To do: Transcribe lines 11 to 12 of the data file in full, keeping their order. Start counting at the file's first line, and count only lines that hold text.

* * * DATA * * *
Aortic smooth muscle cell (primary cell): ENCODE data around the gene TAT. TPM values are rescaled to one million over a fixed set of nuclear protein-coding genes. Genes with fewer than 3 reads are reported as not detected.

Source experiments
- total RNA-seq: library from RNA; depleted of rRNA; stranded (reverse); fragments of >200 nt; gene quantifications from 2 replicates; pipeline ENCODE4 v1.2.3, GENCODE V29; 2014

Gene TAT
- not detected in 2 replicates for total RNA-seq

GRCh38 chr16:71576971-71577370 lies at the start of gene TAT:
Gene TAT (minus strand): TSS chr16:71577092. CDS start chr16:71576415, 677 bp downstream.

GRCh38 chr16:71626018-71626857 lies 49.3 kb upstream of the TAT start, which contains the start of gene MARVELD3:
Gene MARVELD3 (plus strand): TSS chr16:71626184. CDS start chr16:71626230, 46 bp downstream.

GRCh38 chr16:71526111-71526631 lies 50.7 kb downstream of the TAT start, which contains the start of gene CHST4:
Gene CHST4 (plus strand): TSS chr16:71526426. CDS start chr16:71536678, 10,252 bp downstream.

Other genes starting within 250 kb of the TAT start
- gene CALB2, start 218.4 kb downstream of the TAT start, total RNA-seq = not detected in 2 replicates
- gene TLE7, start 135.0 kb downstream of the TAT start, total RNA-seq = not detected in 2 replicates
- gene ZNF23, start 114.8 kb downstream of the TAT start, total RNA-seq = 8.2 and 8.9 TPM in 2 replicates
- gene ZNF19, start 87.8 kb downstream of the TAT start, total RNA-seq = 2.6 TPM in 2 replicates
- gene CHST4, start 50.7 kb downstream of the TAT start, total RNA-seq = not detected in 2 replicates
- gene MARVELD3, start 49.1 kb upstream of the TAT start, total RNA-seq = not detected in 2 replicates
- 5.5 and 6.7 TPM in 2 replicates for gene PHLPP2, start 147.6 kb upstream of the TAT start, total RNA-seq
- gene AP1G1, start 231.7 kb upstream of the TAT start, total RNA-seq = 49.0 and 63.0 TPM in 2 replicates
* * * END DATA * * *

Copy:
Gene CHST4 (plus strand): TSS chr16:71526426. CDS start chr16:71536678, 10,252 bp downstream.

Other genes starting within 250 kb of the TAT start